To drive accountability and clearer decision making, trustees of defined benefit pension schemes will be required to appoint a Chair of trustees and prepare a Chair’s statement. This is something that most schemes providing money purchase benefits already do, and so will be familiar to many defined benefit trustees. The statement will have to be included with the submission of a scheme’s triennial valuation to the Regulator.
Exactly what the Chair’s statement for defined benefit pension schemes is to cover is currently not clear and will be subject to consultation, but it is expected to:
- Set out the scheme’s long-term financial destination and a description of the scheme’s strategic plan for reaching the SFO.
- Show the key risks to meeting the SFO (covenant, actuarial, investment and governance) and how trustees have chosen to mitigate and manage them.
- Include a narrative setting out how trustees will meet key governance standards and achieve value for money from their running costs and investment decisions.
Consolidation (where administrative functions and/or assets and liabilities are pooled in some form) already takes place in various ways across the pensions market. Advantages exist in terms of reducing scheme costs per member, enabling more effective investment strategies and improving governance.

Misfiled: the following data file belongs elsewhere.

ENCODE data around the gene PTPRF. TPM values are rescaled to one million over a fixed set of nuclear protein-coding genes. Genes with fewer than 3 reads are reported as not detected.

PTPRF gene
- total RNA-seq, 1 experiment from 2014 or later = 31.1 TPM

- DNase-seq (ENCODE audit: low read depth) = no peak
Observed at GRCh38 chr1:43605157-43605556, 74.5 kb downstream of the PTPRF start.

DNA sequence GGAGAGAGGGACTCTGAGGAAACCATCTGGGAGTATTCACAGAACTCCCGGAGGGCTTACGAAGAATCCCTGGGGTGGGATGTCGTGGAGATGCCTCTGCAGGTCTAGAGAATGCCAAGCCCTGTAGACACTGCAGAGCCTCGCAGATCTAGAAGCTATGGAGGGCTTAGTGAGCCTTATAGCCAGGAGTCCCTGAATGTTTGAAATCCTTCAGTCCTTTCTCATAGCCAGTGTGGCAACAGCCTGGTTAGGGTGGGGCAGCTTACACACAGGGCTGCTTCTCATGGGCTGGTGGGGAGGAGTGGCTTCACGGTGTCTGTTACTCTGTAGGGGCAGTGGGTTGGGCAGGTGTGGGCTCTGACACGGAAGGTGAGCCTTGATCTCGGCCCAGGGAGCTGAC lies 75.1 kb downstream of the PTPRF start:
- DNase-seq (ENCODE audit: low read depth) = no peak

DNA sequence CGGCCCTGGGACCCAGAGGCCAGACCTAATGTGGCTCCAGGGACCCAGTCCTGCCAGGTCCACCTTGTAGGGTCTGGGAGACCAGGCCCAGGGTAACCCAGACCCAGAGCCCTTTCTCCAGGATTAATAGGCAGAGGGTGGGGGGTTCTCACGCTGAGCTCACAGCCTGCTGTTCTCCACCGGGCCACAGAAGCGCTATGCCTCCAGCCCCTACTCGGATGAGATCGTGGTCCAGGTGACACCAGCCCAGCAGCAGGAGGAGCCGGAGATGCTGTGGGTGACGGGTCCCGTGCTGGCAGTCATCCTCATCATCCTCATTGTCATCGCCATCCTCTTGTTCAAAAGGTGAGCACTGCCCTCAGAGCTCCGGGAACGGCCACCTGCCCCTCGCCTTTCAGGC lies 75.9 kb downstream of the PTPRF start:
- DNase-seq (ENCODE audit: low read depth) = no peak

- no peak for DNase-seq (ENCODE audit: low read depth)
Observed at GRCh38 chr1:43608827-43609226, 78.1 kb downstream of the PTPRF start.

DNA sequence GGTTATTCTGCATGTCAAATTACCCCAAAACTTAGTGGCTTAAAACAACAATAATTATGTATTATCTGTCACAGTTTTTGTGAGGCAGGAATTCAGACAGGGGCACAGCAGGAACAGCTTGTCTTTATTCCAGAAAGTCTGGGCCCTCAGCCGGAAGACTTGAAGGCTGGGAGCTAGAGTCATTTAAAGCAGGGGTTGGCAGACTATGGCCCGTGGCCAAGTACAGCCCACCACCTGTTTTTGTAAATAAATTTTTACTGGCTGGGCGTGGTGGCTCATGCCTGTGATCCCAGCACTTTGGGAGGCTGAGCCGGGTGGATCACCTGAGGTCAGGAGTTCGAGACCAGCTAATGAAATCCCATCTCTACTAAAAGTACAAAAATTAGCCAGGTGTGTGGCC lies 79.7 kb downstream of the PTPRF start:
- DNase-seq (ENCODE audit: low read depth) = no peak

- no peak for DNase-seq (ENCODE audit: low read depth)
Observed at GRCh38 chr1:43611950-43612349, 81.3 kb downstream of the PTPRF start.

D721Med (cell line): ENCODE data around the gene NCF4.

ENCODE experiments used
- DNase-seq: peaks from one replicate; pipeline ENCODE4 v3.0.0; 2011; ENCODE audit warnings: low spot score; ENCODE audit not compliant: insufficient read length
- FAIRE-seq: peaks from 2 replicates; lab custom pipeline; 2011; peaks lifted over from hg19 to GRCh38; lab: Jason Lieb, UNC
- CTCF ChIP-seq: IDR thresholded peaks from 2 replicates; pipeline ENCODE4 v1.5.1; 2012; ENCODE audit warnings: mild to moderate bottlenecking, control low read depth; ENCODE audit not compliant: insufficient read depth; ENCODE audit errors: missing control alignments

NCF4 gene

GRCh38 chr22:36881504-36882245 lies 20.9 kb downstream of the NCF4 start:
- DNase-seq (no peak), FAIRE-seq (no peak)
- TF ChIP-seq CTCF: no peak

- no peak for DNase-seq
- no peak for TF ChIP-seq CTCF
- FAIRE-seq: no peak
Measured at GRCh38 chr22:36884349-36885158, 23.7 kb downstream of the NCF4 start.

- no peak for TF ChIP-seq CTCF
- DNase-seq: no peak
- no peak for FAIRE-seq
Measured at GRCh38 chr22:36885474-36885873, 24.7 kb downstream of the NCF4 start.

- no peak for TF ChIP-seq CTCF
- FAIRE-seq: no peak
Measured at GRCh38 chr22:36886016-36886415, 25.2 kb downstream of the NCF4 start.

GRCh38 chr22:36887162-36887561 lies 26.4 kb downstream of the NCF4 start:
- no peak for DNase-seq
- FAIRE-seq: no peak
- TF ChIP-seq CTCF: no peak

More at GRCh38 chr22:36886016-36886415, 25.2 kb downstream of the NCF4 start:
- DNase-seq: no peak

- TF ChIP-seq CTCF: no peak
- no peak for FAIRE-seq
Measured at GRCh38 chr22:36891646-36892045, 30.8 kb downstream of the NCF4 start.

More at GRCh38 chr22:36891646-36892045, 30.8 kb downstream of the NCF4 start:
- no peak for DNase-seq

Although a major part of the Green Paper, the DWP’s latest update does not seem to press the idea of consolidation quite so strongly, with no concrete plans to promote consolidation.
Consultations are planned for later this year on proposals for a legislative framework and authorisation regime within which new forms of consolidation vehicles could operate, and also on a new accreditation regime which could help build confidence and encourage existing forms of consolidation.
In addition, the DWP plans to work with the Regulator to raise awareness of the benefits of consolidation with trustees and sponsoring employers, while some minor changes are to be considered to the guaranteed minimum pension conversion legislation to support benefit simplification, which will help reduce complexities in existing benefit structures.
While a Green Paper acts as a mechanism to float some ideas and proposals, a White Paper is normally used to outline exactly what will happen. With this White Paper, all we really know is that the DWP and the Regulator will be consulting on issues over next 12 months, but there is no word on when any legislation may appear, beyond an acknowledgment from the government that any primary legislation (i.e. a new Pensions Act) is unlikely for at least a couple of years.
This will act as scant consolation to many sponsors and trustees of defined benefit pension schemes, with the government apparently dismissing some of the ideas raised in the Green Paper, such as a statutory override for schemes to move to linking pension increases to the consumer prices index. This is not necessarily a surprise, but the various proposals contained in the Green Paper to specifically assist ‘stressed schemes’ appear to have been dismissed.
The proposals intended to increase member protection are to be welcomed, but the White Paper largely feels like a response to the Carillion collapse, rather than a strategic plan to protect defined benefit pension schemes going forward.